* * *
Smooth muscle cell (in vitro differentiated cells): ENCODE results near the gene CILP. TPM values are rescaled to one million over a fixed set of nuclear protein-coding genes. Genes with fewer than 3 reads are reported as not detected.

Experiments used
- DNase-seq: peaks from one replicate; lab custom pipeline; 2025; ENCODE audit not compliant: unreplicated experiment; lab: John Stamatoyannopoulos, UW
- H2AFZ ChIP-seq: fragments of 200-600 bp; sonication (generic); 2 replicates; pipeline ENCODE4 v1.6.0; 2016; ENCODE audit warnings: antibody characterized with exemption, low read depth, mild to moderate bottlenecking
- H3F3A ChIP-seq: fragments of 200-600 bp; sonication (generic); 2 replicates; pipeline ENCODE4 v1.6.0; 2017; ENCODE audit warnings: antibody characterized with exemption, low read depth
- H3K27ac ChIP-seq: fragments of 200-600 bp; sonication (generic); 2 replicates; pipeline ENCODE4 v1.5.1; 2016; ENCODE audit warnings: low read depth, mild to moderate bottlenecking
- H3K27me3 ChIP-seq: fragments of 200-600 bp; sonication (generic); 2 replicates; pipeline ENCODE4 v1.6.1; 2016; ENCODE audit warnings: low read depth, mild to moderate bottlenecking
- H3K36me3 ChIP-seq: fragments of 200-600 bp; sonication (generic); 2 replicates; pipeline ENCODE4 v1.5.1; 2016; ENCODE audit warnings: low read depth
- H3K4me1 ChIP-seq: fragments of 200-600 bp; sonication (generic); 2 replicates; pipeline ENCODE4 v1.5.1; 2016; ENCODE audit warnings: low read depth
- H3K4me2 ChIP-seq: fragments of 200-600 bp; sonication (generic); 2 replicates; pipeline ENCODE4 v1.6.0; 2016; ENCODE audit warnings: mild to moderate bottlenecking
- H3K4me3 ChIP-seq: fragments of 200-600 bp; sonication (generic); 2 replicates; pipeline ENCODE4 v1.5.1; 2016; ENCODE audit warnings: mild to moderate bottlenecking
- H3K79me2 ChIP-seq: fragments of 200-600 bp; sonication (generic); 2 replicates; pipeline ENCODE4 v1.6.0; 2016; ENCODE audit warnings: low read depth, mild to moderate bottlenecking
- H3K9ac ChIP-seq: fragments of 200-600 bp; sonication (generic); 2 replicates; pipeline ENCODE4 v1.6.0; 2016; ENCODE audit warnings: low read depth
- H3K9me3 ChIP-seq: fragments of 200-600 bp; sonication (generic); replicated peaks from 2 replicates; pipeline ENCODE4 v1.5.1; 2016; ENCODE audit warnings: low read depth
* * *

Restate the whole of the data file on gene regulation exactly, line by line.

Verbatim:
Smooth muscle cell (in vitro differentiated cells): ENCODE results near the gene CILP. TPM values are rescaled to one million over a fixed set of nuclear protein-coding genes. Genes with fewer than 3 reads are reported as not detected.

Experiments used
- DNase-seq: peaks from one replicate; lab custom pipeline; 2025; ENCODE audit not compliant: unreplicated experiment; lab: John Stamatoyannopoulos, UW
- H2AFZ ChIP-seq: fragments of 200-600 bp; sonication (generic); 2 replicates; pipeline ENCODE4 v1.6.0; 2016; ENCODE audit warnings: antibody characterized with exemption, low read depth, mild to moderate bottlenecking
- H3F3A ChIP-seq: fragments of 200-600 bp; sonication (generic); 2 replicates; pipeline ENCODE4 v1.6.0; 2017; ENCODE audit warnings: antibody characterized with exemption, low read depth
- H3K27ac ChIP-seq: fragments of 200-600 bp; sonication (generic); 2 replicates; pipeline ENCODE4 v1.5.1; 2016; ENCODE audit warnings: low read depth, mild to moderate bottlenecking
- H3K27me3 ChIP-seq: fragments of 200-600 bp; sonication (generic); 2 replicates; pipeline ENCODE4 v1.6.1; 2016; ENCODE audit warnings: low read depth, mild to moderate bottlenecking
- H3K36me3 ChIP-seq: fragments of 200-600 bp; sonication (generic); 2 replicates; pipeline ENCODE4 v1.5.1; 2016; ENCODE audit warnings: low read depth
- H3K4me1 ChIP-seq: fragments of 200-600 bp; sonication (generic); 2 replicates; pipeline ENCODE4 v1.5.1; 2016; ENCODE audit warnings: low read depth
- H3K4me2 ChIP-seq: fragments of 200-600 bp; sonication (generic); 2 replicates; pipeline ENCODE4 v1.6.0; 2016; ENCODE audit warnings: mild to moderate bottlenecking
- H3K4me3 ChIP-seq: fragments of 200-600 bp; sonication (generic); 2 replicates; pipeline ENCODE4 v1.5.1; 2016; ENCODE audit warnings: mild to moderate bottlenecking
- H3K79me2 ChIP-seq: fragments of 200-600 bp; sonication (generic); 2 replicates; pipeline ENCODE4 v1.6.0; 2016; ENCODE audit warnings: low read depth, mild to moderate bottlenecking
- H3K9ac ChIP-seq: fragments of 200-600 bp; sonication (generic); 2 replicates; pipeline ENCODE4 v1.6.0; 2016; ENCODE audit warnings: low read depth
- H3K9me3 ChIP-seq: fragments of 200-600 bp; sonication (generic); replicated peaks from 2 replicates; pipeline ENCODE4 v1.5.1; 2016; ENCODE audit warnings: low read depth